Like these strong reds of slowly rotting berries I found just sitting on a fallen Oak leaf.
Red has to be on of the strongest colours of autumn and early winter, it feels like the colour of the last signs of life as much vegetation turn red just days before its finally returns to the ground, the very place it took its first energy of life from.
It is autumn; not without
But within me is the cold.
Youth and spring are all about;
It is I that have grown old.
Birds are darting through the air,
Singing, building without rest;
Life is stirring everywhere,
Save within my lonely breast.
There is silence: the dead leaves
Fall and rustle and are still;
Beats no flail upon the sheaves,
Comes no murmur from the mill.
Henry Wadsworth Longfellow
into the coppery halls
of beech and intricate oak
to be close to the trees
as they whisper together
let fall their leaves,
and we die for the winter
From Katherine Towers’ The Remedies
Fall, leaves, fall; die, flowers, away;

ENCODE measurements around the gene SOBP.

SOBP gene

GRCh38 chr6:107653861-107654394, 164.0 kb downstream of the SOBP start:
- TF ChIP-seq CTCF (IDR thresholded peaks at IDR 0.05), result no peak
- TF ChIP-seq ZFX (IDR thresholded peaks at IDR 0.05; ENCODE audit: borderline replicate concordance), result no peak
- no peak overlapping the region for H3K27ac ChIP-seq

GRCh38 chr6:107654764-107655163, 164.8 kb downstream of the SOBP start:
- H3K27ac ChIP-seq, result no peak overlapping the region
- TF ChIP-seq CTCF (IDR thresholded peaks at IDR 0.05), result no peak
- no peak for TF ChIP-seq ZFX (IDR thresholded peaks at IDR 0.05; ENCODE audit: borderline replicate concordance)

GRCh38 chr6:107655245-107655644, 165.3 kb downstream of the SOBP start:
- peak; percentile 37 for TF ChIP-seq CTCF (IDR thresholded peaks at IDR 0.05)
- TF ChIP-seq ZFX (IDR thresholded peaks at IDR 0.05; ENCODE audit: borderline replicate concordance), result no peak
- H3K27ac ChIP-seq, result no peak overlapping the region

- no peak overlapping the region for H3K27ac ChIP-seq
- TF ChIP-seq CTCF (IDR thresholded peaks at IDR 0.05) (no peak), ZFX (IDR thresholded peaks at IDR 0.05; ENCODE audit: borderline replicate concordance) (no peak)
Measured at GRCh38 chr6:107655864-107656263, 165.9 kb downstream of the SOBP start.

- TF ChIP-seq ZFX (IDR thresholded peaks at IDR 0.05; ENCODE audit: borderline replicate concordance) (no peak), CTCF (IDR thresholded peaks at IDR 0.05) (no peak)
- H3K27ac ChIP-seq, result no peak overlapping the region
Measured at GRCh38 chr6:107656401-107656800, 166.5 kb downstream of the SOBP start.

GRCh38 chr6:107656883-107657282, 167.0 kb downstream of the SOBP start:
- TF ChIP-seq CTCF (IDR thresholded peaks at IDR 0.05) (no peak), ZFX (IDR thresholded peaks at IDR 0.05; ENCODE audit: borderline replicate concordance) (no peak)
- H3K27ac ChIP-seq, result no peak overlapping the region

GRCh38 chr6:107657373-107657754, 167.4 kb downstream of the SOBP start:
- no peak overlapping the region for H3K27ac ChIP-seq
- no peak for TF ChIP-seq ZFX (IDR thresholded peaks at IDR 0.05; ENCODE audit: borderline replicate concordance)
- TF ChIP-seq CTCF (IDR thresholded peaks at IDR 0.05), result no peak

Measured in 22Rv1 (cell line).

Lengthen night and shorten day;
Every leaf speaks bliss to me
Fluttering from the autumn tree.
I shall smile when wreaths of snow
Blossom where the rose should grow;
I shall sing when night’s decay
Ushers in a drearier day.
Robert Louis Stevenson
In the other gardens
And all up in the vale,
From the autumn bonfires
See the smoke trail!
Pleasant summer over,
And all the summer flowers,
The red fire blazes,
The grey smoke towers.
Sing a song of seasons!
Something bright in all!
Flowers in the summer,
Fires in the fall!
Nothing Gold Can Stay
Nature’s first green is gold,
Her hardest hue to hold.
Her early leaf’s a flower;
But only so an hour.
Then leaf subsides to leaf.
So Eden sank to grief,
So dawn goes down to day.
Nothing gold can stay.
The day after Hurricane Ophelia
The below images taken during on a walk up in the Grange hills between south county Kilkenny and Tipperary are from lunch time today, looking at them its hard to believe that only yesterday, Ireland for the first time ever in its history was hit by a full Hurricane force storm. Yesterday between the hours of 9am for county’s Kerry and Cork and then around 2pm for ourselves locally we had storm force winds of between 150kph and 130kph.